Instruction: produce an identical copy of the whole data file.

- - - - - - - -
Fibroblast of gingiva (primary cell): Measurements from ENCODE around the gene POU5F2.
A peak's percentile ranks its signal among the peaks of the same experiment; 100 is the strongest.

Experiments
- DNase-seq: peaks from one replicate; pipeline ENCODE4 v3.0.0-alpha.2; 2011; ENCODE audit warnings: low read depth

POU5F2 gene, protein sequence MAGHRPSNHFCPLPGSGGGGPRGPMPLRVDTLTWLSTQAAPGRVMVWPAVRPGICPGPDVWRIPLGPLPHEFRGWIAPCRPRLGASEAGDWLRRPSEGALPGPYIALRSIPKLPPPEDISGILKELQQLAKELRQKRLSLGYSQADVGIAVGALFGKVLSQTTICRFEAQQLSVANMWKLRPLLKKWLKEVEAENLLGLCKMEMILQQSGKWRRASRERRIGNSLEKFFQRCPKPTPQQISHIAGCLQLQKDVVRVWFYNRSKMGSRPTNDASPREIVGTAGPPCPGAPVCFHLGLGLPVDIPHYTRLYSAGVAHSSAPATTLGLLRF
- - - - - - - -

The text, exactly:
Fibroblast of gingiva (primary cell): Measurements from ENCODE around the gene POU5F2.
A peak's percentile ranks its signal among the peaks of the same experiment; 100 is the strongest.

Experiments
- DNase-seq: peaks from one replicate; pipeline ENCODE4 v3.0.0-alpha.2; 2011; ENCODE audit warnings: low read depth

POU5F2 gene, protein sequence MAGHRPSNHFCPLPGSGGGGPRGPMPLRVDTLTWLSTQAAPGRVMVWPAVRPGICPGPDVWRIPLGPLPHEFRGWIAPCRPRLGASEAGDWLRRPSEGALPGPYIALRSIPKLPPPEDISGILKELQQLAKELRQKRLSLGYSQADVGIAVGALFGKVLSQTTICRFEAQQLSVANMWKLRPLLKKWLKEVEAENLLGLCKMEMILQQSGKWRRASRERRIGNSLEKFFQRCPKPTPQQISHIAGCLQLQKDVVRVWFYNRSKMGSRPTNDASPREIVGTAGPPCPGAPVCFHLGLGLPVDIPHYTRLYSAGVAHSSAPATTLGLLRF